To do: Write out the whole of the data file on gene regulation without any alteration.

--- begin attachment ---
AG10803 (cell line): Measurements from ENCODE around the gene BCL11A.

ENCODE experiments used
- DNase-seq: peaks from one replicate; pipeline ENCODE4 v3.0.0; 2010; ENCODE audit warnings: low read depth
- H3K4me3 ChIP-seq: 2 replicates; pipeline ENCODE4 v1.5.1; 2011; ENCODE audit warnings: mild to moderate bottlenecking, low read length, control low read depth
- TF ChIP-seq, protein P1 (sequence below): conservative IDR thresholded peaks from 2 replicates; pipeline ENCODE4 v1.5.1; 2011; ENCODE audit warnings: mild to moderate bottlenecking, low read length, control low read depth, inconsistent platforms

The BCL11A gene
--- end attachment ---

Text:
AG10803 (cell line): Measurements from ENCODE around the gene BCL11A.

ENCODE experiments used
- DNase-seq: peaks from one replicate; pipeline ENCODE4 v3.0.0; 2010; ENCODE audit warnings: low read depth
- H3K4me3 ChIP-seq: 2 replicates; pipeline ENCODE4 v1.5.1; 2011; ENCODE audit warnings: mild to moderate bottlenecking, low read length, control low read depth
- TF ChIP-seq, protein P1 (sequence below): conservative IDR thresholded peaks from 2 replicates; pipeline ENCODE4 v1.5.1; 2011; ENCODE audit warnings: mild to moderate bottlenecking, low read length, control low read depth, inconsistent platforms

The BCL11A gene